The word “wilderness” in the Gospels comes from a Greek word, eremos, meaning “solitary, lonely, isolated, uninhabited.” Perhaps the urge to set out into our own personal wildernesses is not so much about place, but about a state of being—of getting away from that which distracts us—even if the thing distracting us is the thing promising to help us find our “essential self.”
If the wilderness is the place where spiritual seekers have gone for quiet and clarity, then what is my wilderness? Is there somewhere I can go too?
WHO OR WHAT IS YOUR GOD?
“The question being posed to Jesus, essentially, was who or what was Jesus’ god?” Anna Madsen finally answers. She is an early bird, it turns out, but she also values her own eremos time alone in the mornings.
When she responds, she is quick to point out that the key to understanding the meaning of Jesus’ journey into the wilderness is that it immediately follows his baptism. “Baptism gives us freedom—not least of all, freedom to be who we are called to be,” she says.
Jesus chooses his baptism. In the Gospel accounts, it is Jesus who approaches John the Baptist at the River Jordan. As Martin Luther says in the Small Catechism, baptism means that “the Old Adam in us should by daily contrition and repentance be drowned” and that a new person “should daily emerge and arise to live before God in righteousness.”
As Jesus arises “to live before God in righteousness,” he declares his allegiance. He vows that his loyalty will not be to any of the thousands of other things that could keep his attention—but to God. Then, Luke 4:2 reports, “for
forty days [Jesus] was tempted by the devil.”
“Keep in mind that the ancient notion of Satan is very different from ours, which is linked to a guy in a cape with a pitchfork,” Anna says. “Instead, the Jewish notion of Satan—at least pre-Babylonian captivity— was more that of a (get this) building inspector. Think Job. The issue there was whether or not the creature whom God built stood up to the standards God said he did.”
Jesus is out in the wilderness having his standards tested. Anything could happen out there, yet he is willing to go, to follow where he is led, to trust that he has chosen rightly and that seeking righteousness will lead him where he needs to be.
And then, of course, he comes back.
“He always came back from the wilderness,” Anna reminds me. The point, she says, is not getting away and escaping. The point is to live up to the commitment we’ve made with our lives.
WHO DO WE SAY WE ARE?
In Matthew 22:34-40, we read: When the Pharisees heard that he had silenced the Sadducees, they gathered together, and one of them, a lawyer, asked him a question to test him. “Teacher, which commandment in the law is the greatest?” He said to him, “‘You shall love the Lord your God with all your heart, and with all your soul, and with all your mind.’ This is the greatest and first commandment. And a second is like it: ‘You shall love your neighbor as yourself.’ On these two commandments hang all the law and the prophets.”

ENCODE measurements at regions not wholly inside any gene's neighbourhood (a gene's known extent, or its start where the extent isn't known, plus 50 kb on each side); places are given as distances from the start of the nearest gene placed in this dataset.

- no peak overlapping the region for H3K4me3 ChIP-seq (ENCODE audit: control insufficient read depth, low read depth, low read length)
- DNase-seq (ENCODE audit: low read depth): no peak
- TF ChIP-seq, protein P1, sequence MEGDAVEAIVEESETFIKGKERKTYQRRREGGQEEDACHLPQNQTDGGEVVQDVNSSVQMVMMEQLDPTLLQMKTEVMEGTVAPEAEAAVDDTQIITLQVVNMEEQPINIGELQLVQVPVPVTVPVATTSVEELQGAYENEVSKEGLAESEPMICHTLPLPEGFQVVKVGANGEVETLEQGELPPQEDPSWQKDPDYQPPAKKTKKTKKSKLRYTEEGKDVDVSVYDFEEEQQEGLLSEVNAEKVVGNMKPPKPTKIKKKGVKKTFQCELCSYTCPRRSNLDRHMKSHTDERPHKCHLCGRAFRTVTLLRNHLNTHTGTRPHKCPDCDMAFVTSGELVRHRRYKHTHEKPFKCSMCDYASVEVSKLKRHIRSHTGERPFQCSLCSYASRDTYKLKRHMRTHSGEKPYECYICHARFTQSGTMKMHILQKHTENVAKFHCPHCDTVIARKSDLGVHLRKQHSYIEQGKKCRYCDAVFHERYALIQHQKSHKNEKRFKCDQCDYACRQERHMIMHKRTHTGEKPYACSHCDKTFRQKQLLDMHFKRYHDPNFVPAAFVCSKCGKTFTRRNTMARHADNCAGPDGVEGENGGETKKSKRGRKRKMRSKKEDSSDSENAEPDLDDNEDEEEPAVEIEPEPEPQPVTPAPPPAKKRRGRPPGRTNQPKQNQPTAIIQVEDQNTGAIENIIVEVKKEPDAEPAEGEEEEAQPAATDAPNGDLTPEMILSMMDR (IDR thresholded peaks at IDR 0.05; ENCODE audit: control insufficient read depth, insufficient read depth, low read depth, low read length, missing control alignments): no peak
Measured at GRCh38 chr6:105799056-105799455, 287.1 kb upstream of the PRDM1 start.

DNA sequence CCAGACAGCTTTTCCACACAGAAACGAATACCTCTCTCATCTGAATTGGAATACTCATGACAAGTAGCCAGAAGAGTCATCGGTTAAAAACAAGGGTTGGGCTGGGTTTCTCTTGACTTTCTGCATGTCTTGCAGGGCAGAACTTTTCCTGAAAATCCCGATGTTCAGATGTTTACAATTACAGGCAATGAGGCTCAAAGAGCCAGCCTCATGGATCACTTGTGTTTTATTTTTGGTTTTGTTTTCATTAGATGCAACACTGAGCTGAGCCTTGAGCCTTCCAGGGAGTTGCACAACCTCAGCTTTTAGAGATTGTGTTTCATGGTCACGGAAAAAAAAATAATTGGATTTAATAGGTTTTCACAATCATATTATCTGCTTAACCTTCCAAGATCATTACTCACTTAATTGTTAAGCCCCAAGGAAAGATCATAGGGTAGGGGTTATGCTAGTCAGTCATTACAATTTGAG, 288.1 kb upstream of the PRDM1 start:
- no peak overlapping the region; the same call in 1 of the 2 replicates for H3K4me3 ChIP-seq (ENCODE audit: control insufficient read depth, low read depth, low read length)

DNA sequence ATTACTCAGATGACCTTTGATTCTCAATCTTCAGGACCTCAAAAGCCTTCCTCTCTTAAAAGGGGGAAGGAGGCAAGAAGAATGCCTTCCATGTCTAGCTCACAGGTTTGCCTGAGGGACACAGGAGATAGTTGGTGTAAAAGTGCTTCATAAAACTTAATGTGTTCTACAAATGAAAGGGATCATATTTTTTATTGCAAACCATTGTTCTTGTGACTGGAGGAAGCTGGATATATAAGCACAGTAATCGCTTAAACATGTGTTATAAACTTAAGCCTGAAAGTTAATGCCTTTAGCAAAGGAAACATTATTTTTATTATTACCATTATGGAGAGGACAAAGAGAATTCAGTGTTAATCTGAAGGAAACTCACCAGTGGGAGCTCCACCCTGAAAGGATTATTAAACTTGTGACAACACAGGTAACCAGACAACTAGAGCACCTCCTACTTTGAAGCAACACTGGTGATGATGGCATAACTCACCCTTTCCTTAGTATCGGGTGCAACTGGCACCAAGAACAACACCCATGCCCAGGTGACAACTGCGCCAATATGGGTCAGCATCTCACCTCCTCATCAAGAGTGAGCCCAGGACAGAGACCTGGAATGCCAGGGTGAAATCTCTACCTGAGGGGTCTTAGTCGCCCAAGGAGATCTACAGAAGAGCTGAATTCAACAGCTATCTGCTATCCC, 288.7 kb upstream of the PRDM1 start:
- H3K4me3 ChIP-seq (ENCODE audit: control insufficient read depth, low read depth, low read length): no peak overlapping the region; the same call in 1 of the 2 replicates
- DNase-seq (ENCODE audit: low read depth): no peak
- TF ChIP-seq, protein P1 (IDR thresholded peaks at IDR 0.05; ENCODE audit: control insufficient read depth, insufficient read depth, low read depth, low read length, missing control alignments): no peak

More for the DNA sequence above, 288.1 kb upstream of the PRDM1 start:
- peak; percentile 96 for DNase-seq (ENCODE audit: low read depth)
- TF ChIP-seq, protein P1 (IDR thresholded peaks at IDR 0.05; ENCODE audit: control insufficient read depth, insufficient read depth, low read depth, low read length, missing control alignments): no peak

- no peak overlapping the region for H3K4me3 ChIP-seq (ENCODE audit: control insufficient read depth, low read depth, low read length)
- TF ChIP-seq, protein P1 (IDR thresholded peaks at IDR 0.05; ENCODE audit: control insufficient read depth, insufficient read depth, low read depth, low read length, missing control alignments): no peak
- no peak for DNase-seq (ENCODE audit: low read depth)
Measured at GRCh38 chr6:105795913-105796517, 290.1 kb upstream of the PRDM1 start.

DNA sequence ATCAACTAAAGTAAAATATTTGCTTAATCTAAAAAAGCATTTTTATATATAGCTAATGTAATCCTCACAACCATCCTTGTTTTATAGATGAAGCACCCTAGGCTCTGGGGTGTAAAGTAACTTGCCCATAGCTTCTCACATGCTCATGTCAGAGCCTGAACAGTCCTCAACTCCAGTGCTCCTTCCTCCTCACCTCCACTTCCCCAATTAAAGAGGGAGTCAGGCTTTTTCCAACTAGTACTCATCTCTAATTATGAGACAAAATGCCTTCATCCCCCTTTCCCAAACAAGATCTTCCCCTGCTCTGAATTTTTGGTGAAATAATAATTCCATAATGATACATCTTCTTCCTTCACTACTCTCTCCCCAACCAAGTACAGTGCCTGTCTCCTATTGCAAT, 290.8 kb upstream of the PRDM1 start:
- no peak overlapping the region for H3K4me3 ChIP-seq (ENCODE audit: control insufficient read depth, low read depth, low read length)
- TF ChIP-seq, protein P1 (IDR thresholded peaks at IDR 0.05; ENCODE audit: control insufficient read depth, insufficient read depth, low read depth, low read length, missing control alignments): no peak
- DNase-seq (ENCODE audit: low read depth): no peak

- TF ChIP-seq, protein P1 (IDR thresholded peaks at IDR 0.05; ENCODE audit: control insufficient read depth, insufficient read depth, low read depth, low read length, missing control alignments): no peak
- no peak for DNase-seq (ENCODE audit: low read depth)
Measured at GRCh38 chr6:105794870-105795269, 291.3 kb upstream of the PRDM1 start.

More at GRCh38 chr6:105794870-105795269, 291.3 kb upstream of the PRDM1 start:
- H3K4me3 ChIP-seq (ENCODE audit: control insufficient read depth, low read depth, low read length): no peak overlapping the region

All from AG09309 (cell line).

More than 2,000 years later, the church commemorates Jesus’ journey each year during the 40 days of Lent. Some of us fast. Some of us spend a little more time than usual in prayer and contemplation. But do we allow ourselves to be tested? Are we willing to venture into the eremos having chosen a side in the eternal struggle between God’s way and ours?
If the temptation of Jesus was a way in which Jesus proved who he said he was, then what is it that we are proving each Lent? Who do we say we are, when we call ourselves Christians? Just as Jesus’ baptismal calling was unique to the circumstances of his place and time, our own lives may each call for a different way of living out what we say we believe. At the heart of it are the two greatest commandments: to love God and to love our neighbors as ourselves.
This year for Lent, I want more than Google has to offer. I want to choose the way of eremos and walk out into the wilderness with my heart open. Maybe in reality we don’t get to choose the way we are tested. But as a starting point, I’ve made a list—40 ways I want to let myself be challenged to love God and to love that which God has created.
I’m thinking of it as a Lenten checklist—one I can keep on my refrigerator to remind myself to be who I say I am. You are welcome to use my list as your starting point—though perhaps the real challenge will be to create
Sarah Carson is managing editor of Gather.